I was able to witness the rise and fall of Bomberman with my own eyes. It was one of the first games I ever played on the NES, and when developer Hudson Soft died in 2012, I poured one out for the once-great franchise. For six long years after Bomberman Live: Battlefest hit XBLA, there was complete radio silence.
But now we have Super Bomberman R, headlining a brand new console launch, no less. Bomberman‘s Nintendo homecoming might not be as explosive as a lot of us hoped, but it gets the job done if you want to entertain up to eight people on a Friday night.
Super Bomberman R (Switch)
Developer: Konami, HexaDrive
Released: March 3, 2017
Before you get too excited, keep your expectations in check — it’s Bomberman. What I mean by that is there’s nothing here you haven’t seen before, so if you’re just going to be checking in solo, it probably isn’t going to be worth your time. Like many party games at heart, you’re going to want to wrangle up some buddies for this one.
With that out of the way, the story mode isn’t too shabby, just exceedingly average. Its 50 levels go by really fast, and the weird cartoon sequences are so short that you barely even notice them. Said cartoons are very cute little transitions and a nice re-introduction to some old, classic characters, but they’re basically just small animations placed on backdrops — a lot more effort could have went into them, and the English dub, for that matter.
Although I wish there were more to it, it’s not just about killing enemies (which range from dull to super emotive, especially after you blow them up). Gadgets and hazards like magnets that pull your bombs come up every few stages or so, as well as new primary objectives like hitting switches, collecting keys, or rescuing NPCs. By the seventh level arenas start spanning multiple screens with a cool little zoom effect, and can get really taxing even on normal mode (there’s three difficulty settings). Two-player co-op (with drop-in!) makes the campaign even more fun, but I find myself wishing there was a little more to do outside of the 50 included levels, and the player count was boosted to four (it seems totally possible).
Again, it all zooms by quickly, maybe over the course of an hour if you have previous Bomberman experience. Bosses cap off every nine stages or so, and while their robot forms (which are basically mirror matches) are amazing, the big mechs that they transition into for their second phase aren’t quite as captivating. They’re mostly just lumbering, predictable fights that utilize the same two or three attack patterns over and over.
The main draw for most of you out there is probably multiplayer, and although Bomberman R doesn’t stand out above the cavalcade of XBLA and digital releases over the past 10 years, it works. There’s eight levels unlocked at the start with 12 more at the in-game shop, as well as settings for the number of rounds, time, start positions, pressure blocks (read: sudden death), skulls, or revenge carts (which allow players to get back into the game after losing a life).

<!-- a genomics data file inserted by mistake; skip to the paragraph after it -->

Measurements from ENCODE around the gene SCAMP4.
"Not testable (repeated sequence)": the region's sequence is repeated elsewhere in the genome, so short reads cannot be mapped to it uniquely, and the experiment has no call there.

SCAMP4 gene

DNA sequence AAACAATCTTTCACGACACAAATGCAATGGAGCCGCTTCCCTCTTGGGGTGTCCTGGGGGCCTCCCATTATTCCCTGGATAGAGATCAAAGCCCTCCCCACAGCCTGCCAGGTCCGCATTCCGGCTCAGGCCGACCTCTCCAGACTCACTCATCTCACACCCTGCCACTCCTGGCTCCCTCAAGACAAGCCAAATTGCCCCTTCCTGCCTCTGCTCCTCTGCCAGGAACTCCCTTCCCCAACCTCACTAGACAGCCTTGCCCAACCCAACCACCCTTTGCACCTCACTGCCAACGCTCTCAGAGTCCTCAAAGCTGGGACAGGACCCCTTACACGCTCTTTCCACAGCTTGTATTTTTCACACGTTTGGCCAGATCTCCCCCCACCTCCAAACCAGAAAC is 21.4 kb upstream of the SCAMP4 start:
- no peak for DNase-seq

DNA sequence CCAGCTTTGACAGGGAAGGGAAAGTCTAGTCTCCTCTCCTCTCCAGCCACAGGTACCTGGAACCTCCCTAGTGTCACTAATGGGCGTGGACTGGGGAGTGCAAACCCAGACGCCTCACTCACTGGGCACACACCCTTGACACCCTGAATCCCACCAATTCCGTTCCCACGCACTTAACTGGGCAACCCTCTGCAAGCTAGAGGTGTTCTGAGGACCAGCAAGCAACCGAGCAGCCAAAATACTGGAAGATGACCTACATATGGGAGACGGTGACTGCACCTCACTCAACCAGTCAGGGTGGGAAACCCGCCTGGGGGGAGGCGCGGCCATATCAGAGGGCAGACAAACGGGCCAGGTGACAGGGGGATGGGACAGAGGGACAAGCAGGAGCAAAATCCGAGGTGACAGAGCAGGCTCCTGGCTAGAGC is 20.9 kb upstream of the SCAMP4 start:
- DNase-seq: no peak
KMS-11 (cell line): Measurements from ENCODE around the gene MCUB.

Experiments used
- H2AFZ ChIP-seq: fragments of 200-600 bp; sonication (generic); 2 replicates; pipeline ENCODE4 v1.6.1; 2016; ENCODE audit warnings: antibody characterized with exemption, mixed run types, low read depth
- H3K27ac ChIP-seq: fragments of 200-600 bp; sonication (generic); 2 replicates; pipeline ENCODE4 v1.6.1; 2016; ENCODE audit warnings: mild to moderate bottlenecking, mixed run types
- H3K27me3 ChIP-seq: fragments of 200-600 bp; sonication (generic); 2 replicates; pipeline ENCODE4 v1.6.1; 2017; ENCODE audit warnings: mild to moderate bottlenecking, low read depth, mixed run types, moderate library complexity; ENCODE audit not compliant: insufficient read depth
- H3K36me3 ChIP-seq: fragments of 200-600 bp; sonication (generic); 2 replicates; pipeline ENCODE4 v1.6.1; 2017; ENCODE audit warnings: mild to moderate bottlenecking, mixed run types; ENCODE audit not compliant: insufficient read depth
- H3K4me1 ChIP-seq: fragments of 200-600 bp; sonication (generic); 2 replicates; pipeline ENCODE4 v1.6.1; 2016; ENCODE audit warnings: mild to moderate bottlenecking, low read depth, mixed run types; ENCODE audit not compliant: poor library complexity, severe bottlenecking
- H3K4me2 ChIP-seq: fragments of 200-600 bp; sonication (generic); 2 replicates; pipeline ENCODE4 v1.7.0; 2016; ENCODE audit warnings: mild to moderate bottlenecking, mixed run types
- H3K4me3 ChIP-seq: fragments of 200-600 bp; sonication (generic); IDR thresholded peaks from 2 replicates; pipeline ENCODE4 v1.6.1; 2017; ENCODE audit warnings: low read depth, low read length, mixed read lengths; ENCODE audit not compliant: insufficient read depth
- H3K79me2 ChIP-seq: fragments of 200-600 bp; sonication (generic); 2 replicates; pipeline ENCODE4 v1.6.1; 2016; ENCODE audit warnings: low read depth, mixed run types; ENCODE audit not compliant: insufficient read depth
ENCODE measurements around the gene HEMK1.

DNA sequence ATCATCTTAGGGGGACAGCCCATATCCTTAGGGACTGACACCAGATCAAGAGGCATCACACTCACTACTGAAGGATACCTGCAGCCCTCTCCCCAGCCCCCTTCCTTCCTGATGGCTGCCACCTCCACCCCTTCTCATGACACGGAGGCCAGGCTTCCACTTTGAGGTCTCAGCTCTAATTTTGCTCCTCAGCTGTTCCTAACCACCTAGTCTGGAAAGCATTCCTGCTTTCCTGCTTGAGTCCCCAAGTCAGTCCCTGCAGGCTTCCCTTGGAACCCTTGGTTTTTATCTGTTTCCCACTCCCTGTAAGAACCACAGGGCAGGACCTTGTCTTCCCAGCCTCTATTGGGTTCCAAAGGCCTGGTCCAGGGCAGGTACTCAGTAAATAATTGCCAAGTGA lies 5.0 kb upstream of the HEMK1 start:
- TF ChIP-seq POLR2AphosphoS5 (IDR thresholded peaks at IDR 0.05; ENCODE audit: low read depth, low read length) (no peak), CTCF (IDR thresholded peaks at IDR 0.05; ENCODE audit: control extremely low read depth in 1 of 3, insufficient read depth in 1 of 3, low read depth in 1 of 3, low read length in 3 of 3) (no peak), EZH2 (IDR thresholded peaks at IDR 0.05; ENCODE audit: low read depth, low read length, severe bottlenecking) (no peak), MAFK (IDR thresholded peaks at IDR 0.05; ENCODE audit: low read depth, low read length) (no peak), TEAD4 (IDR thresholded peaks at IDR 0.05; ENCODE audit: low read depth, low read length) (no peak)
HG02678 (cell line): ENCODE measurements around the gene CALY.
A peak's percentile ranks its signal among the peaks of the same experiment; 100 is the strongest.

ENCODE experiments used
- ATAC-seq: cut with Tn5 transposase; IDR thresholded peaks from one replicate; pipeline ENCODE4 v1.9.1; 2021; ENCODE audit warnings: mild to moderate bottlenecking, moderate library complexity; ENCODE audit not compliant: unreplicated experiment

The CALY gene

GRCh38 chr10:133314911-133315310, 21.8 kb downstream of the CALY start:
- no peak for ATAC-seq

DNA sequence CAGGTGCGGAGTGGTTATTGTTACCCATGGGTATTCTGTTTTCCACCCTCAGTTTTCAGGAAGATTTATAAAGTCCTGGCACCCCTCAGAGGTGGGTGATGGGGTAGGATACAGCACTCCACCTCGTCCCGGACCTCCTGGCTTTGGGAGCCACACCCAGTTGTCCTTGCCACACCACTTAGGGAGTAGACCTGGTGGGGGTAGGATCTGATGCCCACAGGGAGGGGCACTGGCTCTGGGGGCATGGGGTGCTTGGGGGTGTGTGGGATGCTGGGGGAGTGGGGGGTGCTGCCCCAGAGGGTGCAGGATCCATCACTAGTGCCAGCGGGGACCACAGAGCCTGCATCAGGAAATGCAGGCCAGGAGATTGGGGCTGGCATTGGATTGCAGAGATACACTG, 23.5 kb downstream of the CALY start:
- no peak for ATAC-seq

Although it doesn’t feel in any way like it’s a Switch (or even Nintendo) exclusive, I did enjoy the multiplayer tablet mode, which supports up to four people while on the go on the same screen. Given that it’s Bomberman and doesn’t require a split-screen setup, it was easy enough to identify where my avatar was at any given time. I can see this being a pretty fun way to break up the monotony of waiting in line at a convention (the go-to for my group was passing around a Game Boy Advance with Advance Wars).
You can also battle with up to eight players on the same TV (yes, you can hook up eight controllers on a Switch), with concessions for LAN and online play. Sadly the latter was not available for testing at the time of this writing, but we’ll keep you updated on the situation whenever Nintendo flips the eShop switch. Even with that in mind, I’ve taken advantage of playing with bots many times already.
Speaking of the unlock system I so casually mentioned above, it takes in-game coins which are earned through gameplay, and doesn’t seem to push microtransactions. They’re mostly for costumes, characters, new levels, and continuing in the campaign, creating an old school incentive to keep playing. As time passes though it’s less “old school” and more of what people refer to as a gate (just look at the uproar when a fighting or rhythm game ships without everything unlocked). I don’t mind, especially for a relaxed game like Bomberman.
And that’s it. It’s Bomberman, man. It feels like an arcade game with a $50 price tag. The campaign isn’t as strong as it could be, but there’s enough here to keep the series going until Konami can muster up a little more for the next iteration.
[This review is based on a retail build of the game provided by the publisher.]
[Disclosure: Mr. Destructoid is a playable character in earlier Bomberman games]